EPISODE 3 of 4: Curriculum By Conversation
This week (June 16) on Shabbat Night Live, school is not what you think it is, and neither is homeschooling!
In this episode, Kraig and Anne Elliott explain how to make the most of your children’s education — in far less time per day than you might think — and why having a conversation with your kids is the best way to teach.
Watch the episode — included on this blog post.
While you watch, consider the questions below. The timeline for each discussion topic in the video is noted on each question. Post your answers in the comments section and let’s get some discussion going!
- (VIDEO TIMELINE: 16:00) Why have numerous educational innovations in recent decades – homeschooling, charter schools, asynchronous online learning – failed to cohere into a satisfying standard for most parents who seek proper schooling for their children? Are biblical- or Torah-based curricula sufficient to counteract the relativism and sexualization of children that have become entrenched in most public schools?
- (VIDEO TIMELINE: 20:00) Despite the historical reputation of the “one-room schoolhouse” as an inferior model, its recent repurposing as the “microschool” purports to offer an affordable, constructivist dynamic of hybrid and real-time learning for today’s young learners. How could its flexible schedules and lack of age restrictions be further enhanced by curricular programs that are grounded in scripture to combat the politicization of today’s classrooms?
- (VIDEO TIMELINE: 24:00) Similarly, how likely is a rediscovery of unstructured learning to provide enhancement of education for all age levels through the mentoring of beginners by advanced students? Is this practice vulnerable to loss of a valuable resource like time through vapid, endless discussion, or could it potentially enrich both learning and morale by removing the stigma of age-based grade levels and false distinctions of students’ “falling behind”?
- (VIDEO TIMELINE: 28:00) How has the reflex toward homeschooling ironically served to remind the general public of the still-controversial adage that the most important life lessons are “learned at home”? How do various overlooked passages in texts like Deuteronomy and Proverbs underscore the need for engagement between parents and children for enculturation and formation of a faith-based intellect?
- (VIDEO TIMELINE: 32:00) Similarly, how does Ephesians 4:11 serve as a reminder of the importance of education as part of YeHoVaH’s plan for our individual apostolic work during our lives? How is its reference to teachers further enhanced in verse 14 by its warning against children being misled “by the trickery of men,” whether in ministry or through those who would trivialize the educational endeavor through false teaching or power-seeking?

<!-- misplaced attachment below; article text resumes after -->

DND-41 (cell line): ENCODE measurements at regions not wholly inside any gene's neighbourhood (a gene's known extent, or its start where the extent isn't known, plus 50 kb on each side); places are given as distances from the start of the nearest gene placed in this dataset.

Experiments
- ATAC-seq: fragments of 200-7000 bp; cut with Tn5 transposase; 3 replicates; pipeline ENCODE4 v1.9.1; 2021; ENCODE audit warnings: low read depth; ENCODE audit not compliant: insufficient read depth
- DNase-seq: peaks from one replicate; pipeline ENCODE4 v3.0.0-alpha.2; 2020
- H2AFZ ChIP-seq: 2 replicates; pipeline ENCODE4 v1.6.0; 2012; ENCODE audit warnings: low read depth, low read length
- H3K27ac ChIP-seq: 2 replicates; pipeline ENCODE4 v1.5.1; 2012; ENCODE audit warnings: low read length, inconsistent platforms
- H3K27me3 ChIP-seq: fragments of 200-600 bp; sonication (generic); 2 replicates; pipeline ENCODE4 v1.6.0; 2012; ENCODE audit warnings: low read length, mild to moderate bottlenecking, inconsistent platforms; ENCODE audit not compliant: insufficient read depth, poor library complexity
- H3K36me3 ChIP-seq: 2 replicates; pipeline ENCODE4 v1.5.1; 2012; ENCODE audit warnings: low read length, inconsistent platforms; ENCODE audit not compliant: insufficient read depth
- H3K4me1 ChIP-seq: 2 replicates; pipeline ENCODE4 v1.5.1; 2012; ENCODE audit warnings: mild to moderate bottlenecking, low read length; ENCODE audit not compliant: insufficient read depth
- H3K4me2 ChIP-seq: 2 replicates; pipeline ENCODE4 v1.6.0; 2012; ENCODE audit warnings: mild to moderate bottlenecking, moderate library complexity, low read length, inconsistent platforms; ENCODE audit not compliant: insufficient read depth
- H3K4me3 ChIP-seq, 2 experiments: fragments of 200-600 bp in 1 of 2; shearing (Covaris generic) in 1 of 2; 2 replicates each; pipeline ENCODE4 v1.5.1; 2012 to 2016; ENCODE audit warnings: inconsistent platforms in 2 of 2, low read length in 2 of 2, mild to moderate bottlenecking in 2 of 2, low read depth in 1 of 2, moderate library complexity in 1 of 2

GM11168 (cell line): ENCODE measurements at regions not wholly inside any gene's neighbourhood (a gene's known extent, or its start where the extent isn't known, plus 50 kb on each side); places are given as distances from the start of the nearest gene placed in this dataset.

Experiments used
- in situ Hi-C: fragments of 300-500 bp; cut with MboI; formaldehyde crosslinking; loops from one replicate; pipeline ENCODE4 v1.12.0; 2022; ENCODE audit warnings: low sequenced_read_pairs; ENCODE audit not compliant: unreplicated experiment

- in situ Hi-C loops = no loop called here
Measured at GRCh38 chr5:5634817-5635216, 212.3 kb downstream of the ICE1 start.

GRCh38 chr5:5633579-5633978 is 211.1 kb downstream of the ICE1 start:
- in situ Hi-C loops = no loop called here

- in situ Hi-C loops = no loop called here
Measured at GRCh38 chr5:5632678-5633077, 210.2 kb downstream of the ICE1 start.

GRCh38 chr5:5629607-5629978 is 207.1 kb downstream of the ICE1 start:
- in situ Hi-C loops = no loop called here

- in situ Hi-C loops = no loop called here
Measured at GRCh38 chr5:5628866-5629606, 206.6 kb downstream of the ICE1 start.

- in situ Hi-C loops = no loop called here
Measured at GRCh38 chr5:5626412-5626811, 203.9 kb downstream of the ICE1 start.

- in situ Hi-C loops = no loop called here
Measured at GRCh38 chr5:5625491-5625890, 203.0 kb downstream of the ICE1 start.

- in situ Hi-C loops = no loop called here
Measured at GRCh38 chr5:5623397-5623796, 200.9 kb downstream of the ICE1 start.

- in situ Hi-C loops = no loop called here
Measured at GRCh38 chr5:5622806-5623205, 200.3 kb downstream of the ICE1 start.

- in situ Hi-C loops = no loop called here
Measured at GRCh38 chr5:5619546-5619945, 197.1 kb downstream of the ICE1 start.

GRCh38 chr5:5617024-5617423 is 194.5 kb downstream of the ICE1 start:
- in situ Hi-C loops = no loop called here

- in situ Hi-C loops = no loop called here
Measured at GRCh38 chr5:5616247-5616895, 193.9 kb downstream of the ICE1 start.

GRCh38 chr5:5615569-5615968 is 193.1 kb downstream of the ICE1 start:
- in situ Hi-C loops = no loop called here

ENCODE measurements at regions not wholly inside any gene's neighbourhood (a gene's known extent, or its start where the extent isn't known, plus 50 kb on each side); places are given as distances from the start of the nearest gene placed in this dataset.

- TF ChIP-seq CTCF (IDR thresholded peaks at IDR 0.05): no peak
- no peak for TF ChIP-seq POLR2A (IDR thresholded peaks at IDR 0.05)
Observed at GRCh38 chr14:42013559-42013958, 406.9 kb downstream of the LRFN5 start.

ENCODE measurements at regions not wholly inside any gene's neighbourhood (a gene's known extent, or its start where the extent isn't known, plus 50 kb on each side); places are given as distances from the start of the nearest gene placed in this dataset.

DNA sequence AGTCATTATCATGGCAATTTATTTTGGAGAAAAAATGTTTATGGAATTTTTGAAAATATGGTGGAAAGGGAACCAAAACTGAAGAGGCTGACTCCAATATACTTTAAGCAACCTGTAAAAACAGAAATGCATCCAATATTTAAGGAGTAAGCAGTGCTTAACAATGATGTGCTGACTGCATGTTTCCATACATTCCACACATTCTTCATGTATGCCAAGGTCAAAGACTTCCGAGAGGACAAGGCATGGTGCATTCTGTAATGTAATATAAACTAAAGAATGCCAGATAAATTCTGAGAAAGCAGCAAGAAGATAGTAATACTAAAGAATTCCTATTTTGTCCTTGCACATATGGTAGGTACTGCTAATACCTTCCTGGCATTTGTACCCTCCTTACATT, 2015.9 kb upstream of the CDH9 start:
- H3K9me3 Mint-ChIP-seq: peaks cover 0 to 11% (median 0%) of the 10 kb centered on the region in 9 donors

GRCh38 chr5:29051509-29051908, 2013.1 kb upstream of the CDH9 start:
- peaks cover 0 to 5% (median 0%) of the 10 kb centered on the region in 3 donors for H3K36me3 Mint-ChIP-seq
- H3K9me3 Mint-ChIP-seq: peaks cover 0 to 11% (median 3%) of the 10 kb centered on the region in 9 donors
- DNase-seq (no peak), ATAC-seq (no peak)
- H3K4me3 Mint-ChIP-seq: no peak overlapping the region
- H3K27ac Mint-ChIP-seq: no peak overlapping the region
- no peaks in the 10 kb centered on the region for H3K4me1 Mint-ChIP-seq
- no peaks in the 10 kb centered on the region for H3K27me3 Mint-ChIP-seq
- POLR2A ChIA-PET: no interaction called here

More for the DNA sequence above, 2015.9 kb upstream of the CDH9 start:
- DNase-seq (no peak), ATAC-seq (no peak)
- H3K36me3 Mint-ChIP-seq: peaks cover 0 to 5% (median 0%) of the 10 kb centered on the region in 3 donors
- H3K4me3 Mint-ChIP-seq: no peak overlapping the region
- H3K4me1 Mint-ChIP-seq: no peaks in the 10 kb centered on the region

- (VIDEO TIMELINE: 38:00) How does today’s reflex toward faith-based education differ from previous efforts in times of excessive politicization, such as the founding of Great Books programs in liberal arts colleges in the 1990s, many of which were sponsored by major denominations? Will current endeavors also be marginalized or dismissed as reactionary and impractical, or will they inspire a developing trend?
- (VIDEO TIMELINE: 42:00) Similarly, how might this earlier development be likened to the experience of the younger Hebrews, who, having been brought to the Promised Land, then faced the prospect of settling, civilizing, and cultivating it? Is today’s generation of proactive educators like that of Joshua’s followers? If so, how might they prevent the decadence of their successors, who were castigated in the Book of Judges?
- (VIDEO TIMELINE: 46:00) Why have such factors as the time-efficiency and personalized potential of homeschooling and asynchronous learning been prevented from development by an adherence to the 9-month agrarian calendar that still dominates primary, secondary, and higher education? What are some examples of questionable bureaucratic interests or influences that continue to confound ongoing efforts of reform?
- (VIDEO TIMELINE: 50:00) How has the constant updating and revision of curricula that is made possible by the online environment not only transcended the limitations of print culture, but also that of administrative agendas and their resistance to change? How might this contemporary factor provide an unexpected parallel with the Hebrew ethos of fostering a constant, interactive practice of learning between parents and children?
- (VIDEO TIMELINE: 54:00) Similarly, how is this ancient example poised for rediscovery in the near future thanks to geopolitical and infrastructural changes that have occurred since the millennium? If, as recent commentators have said, we now inhabit a leaderless, multipolar, and digital-based world order that is largely governed by technology companies, how has the struggle for control of our children’s education escalated to the scriptural perspective of a battle between good and evil?